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Drugs and treatments for inflammatory diseases are scarce and often induce major side effects. A better understanding of the molecular mechanisms governing inflammatory diseases would allow us to develop new drug and treatments, at great benefit for both patients and the NHS.

Q: What are inflammatory diseases?

Luzheng Xue: To answer this question we have to start from inflammation. Inflammation is the body's normal immune response to something we believe is harmful.

Sometimes, the immune system malfunctions and attacks some harmless substance such as pollen or peanuts, and this causes an allergic inflammation. Sometimes, the body itself (tissues and cells) are attacked, and this is called autoimmune disease. These abnormal reactions and the subsequent symptoms cause inflammatory disease.

Q: What is the specific focus of your own work?

LX: We try to develop new drugs and a new method to control and treat inflammatory diseases. For example, in collaboration with a pharmaceutical company called Atopix Therapeutics, we try to target asthma and atopic dermatitis. We are also working together with Orca Pharmaceuticals to try and target autoimmune disease. We screen new drugs and then work out how these drugs are working and how to best use them.

Q: Can you give us an example of how your work is beginning to make a change to how patients are treated?

LX: For example, currently we are working on a new drug, and this drug is already in the late stage of clinical trials. In the clinical trial it already shows some benefits for the treatment of asthma. We have also found another new drug, in collaboration with Orca Pharmaceuticals and this drug can potentially be used to treat autoimmune disease.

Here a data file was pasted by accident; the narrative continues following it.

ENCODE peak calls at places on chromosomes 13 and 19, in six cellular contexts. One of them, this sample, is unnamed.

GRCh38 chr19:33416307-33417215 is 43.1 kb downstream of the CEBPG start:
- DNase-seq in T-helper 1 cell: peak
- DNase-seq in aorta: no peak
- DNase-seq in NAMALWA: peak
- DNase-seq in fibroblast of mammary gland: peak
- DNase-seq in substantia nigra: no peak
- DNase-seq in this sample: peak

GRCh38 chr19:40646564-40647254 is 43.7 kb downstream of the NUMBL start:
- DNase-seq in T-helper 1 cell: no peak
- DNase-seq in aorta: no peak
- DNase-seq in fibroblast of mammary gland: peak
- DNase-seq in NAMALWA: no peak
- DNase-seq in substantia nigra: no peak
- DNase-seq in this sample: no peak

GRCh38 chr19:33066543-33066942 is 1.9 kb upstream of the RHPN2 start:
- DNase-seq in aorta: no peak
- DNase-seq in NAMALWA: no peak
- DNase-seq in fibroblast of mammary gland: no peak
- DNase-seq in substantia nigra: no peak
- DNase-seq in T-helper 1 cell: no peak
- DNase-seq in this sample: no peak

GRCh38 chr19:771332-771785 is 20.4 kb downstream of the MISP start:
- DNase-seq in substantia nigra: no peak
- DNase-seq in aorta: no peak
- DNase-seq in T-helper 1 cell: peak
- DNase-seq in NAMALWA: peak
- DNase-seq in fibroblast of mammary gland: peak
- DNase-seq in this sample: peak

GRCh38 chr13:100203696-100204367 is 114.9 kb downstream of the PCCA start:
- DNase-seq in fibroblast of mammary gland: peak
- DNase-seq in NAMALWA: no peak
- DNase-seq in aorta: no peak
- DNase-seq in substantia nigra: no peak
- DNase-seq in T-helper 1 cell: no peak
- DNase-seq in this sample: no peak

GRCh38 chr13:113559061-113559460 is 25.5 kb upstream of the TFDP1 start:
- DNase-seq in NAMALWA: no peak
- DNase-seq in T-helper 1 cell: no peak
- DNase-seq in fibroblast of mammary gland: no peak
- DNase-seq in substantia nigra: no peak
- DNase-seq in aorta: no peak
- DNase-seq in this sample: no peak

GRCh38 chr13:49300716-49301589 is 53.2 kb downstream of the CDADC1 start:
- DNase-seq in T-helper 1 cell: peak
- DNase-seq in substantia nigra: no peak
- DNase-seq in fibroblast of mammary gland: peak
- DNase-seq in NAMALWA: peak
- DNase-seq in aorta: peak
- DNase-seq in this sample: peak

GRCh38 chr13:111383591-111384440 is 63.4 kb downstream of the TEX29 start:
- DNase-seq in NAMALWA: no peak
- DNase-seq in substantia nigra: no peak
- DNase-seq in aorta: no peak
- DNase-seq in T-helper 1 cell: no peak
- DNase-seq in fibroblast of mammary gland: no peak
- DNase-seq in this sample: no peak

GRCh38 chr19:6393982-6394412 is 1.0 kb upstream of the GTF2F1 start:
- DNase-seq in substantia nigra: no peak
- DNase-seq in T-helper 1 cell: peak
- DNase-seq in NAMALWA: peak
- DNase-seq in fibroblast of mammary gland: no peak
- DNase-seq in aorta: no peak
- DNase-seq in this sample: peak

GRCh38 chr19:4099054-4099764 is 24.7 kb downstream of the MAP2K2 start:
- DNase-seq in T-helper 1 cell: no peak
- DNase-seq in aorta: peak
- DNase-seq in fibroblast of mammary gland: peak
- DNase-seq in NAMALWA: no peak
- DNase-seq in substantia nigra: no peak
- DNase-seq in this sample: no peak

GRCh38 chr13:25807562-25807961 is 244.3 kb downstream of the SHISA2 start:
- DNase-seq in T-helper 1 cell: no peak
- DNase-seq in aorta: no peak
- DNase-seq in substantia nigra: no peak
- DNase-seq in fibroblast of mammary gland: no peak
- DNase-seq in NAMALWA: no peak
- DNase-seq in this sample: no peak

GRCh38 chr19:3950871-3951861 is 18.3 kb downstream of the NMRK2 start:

Q: What are the most important lines of research that have developed in the field in the last 5-10 years?

LX: The most important line of research developed in our group in recent years is trying to understand the role of the prostaglandin receptors. These receptors are present on some immune cell surface and are involved in the allergic response. We can try to find out the mechanisms and then develop new drugs; this is potentially a very promising drug target.

We also trying to work on another receptor that is located in the nucleus: this (receptor) controls the development of immune cells which lead to autoimmune disease. So this is potentially also another good drug target.

Q: Why does this line of research matter and why should we fund it?

LX: Something like asthma or psoriasis is very difficult to treat. These illnesses poorly respond to current therapies. Even if some (like steroids) do work, they will have side effects. This kind of situation significantly reduces the quality of life for patients. These therapies are also a heavy burden on NHS resources.

So in our studies, we are trying to develop a new drug or a new treatment that can control this disease. This will benefit patients as well as the NHS, so its likely to be very useful in future.

Q: How does your work fitin to translational medicine within the department?
LX: Our research allows us to understand the mechanism of inflammatory disease. This then help us develop new treatments or new drugs to treat these diseases: a great benefit to the patients. Therefore our studies directly lead to medical applications, and that is exactly what translational medicine needs to do.

Luzheng Xue

The main aim of Dr Xue's research is to understand the molecular and cellular mechanisms mediating inflammatory diseases, and to translate their findings into therapeutic concepts to treat these diseases.

Translational Medicine

From Bench to Bedside

Ultimately, medical research must translate into improved treatments for patients. At the Nuffield Department of Medicine, our researchers collaborate to develop better health care, improved quality of life, and enhanced preventative measures for all patients. Our findings in the laboratory are translated into changes in clinical practice, from bench to bedside.